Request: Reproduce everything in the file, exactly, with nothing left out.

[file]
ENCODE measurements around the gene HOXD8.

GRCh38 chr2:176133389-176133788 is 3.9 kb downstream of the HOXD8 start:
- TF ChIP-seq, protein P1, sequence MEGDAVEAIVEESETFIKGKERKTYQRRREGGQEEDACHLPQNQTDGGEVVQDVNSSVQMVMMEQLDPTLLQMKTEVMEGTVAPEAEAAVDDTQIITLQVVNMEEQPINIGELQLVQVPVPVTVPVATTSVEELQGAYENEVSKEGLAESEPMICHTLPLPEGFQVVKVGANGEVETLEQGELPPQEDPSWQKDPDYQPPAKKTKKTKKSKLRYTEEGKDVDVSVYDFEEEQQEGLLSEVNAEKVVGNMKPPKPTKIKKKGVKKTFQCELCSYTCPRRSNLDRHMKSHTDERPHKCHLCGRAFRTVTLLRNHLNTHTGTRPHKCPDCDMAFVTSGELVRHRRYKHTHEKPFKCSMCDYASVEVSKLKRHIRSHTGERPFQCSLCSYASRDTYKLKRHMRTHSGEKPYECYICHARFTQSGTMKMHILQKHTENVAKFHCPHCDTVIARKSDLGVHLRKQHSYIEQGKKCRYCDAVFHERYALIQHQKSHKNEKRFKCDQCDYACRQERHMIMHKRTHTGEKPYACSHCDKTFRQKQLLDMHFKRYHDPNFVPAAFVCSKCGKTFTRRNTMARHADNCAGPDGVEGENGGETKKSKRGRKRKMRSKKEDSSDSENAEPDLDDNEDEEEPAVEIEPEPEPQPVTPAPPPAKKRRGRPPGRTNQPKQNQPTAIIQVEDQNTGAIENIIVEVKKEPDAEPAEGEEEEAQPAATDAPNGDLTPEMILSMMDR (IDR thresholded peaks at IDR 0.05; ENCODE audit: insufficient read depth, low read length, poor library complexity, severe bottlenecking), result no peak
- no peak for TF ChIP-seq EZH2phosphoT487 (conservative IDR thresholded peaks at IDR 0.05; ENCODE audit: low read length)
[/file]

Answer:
ENCODE measurements around the gene HOXD8.

GRCh38 chr2:176133389-176133788 is 3.9 kb downstream of the HOXD8 start:
- TF ChIP-seq, protein P1, sequence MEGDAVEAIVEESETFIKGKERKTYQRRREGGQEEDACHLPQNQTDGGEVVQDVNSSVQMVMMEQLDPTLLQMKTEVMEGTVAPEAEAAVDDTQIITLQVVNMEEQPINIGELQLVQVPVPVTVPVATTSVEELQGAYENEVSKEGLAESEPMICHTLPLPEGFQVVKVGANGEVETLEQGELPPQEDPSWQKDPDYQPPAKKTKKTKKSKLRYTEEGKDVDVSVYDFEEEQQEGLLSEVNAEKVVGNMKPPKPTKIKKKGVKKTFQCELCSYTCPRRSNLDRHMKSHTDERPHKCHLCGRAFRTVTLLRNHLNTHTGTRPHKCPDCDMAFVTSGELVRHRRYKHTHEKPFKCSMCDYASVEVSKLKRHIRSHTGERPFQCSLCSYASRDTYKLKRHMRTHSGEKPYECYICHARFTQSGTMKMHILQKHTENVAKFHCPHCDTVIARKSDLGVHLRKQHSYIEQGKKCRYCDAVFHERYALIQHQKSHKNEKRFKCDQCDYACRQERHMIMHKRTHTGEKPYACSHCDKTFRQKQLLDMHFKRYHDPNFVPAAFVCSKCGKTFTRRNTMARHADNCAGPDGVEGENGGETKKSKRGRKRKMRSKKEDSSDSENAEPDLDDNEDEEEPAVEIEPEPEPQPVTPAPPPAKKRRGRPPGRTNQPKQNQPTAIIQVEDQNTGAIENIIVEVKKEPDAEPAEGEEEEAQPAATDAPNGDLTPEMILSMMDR (IDR thresholded peaks at IDR 0.05; ENCODE audit: insufficient read depth, low read length, poor library complexity, severe bottlenecking), result no peak
- no peak for TF ChIP-seq EZH2phosphoT487 (conservative IDR thresholded peaks at IDR 0.05; ENCODE audit: low read length)